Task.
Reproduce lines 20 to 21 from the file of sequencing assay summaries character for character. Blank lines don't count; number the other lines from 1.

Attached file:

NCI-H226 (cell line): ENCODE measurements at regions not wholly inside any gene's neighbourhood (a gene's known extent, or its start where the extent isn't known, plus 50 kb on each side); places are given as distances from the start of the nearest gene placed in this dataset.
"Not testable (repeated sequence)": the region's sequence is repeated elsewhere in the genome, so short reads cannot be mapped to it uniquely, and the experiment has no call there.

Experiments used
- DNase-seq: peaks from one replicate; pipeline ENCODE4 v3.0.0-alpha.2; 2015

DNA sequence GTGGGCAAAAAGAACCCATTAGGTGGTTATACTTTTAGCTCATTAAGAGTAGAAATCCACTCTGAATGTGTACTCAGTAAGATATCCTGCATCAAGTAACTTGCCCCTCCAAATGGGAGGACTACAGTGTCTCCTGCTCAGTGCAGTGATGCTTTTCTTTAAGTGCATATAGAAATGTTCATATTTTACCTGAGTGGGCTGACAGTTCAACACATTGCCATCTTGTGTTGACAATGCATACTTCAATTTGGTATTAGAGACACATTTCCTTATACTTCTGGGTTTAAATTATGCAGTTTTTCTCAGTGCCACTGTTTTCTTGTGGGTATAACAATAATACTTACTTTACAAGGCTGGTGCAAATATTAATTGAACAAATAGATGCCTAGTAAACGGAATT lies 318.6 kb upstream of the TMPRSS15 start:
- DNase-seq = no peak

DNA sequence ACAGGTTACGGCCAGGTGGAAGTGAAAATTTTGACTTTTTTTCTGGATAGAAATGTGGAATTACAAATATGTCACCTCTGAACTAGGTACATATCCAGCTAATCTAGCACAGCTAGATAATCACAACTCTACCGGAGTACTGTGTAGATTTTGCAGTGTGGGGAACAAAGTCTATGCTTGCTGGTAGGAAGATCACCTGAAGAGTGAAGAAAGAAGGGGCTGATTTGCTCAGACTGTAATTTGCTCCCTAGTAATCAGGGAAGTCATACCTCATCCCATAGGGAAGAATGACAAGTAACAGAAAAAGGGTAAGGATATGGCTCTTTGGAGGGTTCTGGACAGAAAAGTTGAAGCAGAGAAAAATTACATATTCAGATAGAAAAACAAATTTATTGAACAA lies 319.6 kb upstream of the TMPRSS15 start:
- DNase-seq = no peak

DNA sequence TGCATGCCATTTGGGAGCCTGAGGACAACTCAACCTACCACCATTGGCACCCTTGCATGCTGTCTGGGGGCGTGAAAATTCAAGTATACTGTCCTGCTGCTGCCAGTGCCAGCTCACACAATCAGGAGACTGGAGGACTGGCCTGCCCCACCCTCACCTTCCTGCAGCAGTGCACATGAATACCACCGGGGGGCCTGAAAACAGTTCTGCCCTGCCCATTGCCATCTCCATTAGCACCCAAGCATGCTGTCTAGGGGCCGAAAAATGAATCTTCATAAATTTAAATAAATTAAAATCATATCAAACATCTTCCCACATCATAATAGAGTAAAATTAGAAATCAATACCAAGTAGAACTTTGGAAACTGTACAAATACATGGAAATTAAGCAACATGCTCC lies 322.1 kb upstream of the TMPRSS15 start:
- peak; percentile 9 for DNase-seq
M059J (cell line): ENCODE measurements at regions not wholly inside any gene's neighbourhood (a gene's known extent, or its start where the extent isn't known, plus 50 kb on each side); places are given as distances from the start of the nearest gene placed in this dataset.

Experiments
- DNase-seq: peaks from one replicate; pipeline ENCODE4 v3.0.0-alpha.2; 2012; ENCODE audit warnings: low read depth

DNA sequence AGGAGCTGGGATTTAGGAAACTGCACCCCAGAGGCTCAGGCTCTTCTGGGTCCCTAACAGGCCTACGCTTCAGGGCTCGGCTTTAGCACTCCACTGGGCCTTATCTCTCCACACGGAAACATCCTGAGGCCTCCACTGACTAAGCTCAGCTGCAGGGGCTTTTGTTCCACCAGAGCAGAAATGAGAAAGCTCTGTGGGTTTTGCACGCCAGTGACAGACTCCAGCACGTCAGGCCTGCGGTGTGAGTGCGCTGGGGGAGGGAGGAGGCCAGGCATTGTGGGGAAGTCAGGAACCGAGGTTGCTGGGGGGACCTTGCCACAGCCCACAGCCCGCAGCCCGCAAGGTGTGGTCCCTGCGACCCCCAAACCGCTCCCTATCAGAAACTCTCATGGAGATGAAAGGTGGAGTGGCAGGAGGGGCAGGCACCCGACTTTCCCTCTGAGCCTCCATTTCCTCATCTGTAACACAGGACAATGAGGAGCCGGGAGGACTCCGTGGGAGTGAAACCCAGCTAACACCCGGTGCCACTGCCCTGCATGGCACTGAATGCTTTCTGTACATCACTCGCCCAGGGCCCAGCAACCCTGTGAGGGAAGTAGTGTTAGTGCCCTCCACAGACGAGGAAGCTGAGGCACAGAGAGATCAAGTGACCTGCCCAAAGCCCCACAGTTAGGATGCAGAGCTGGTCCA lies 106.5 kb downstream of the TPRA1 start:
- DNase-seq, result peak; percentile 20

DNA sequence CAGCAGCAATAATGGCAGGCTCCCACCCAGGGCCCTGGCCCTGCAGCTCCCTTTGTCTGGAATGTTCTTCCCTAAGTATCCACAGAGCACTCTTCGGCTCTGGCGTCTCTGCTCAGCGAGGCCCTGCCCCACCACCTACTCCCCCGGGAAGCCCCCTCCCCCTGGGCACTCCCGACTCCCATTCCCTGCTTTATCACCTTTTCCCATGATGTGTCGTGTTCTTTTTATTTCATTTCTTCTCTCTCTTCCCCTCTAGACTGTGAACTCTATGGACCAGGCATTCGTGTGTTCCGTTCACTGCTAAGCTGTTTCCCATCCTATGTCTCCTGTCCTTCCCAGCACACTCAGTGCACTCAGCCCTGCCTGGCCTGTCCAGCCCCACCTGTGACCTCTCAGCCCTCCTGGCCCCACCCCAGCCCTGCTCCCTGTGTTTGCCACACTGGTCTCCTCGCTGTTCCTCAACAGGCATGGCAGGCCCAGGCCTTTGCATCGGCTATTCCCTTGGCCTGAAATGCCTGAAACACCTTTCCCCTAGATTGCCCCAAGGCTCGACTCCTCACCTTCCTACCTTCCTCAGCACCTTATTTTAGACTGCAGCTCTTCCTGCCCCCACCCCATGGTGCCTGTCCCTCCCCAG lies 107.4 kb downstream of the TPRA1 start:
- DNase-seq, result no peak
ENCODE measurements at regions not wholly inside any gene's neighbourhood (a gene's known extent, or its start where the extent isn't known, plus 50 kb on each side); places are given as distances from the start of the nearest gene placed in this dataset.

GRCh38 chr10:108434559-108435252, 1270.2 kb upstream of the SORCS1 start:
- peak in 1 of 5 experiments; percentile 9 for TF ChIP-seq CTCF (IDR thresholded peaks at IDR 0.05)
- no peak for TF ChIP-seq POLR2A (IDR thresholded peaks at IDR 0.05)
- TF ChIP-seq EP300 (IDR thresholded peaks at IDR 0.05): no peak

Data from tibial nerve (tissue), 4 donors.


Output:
- peak in 1 of 5 experiments; percentile 9 for TF ChIP-seq CTCF (IDR thresholded peaks at IDR 0.05)
- no peak for TF ChIP-seq POLR2A (IDR thresholded peaks at IDR 0.05)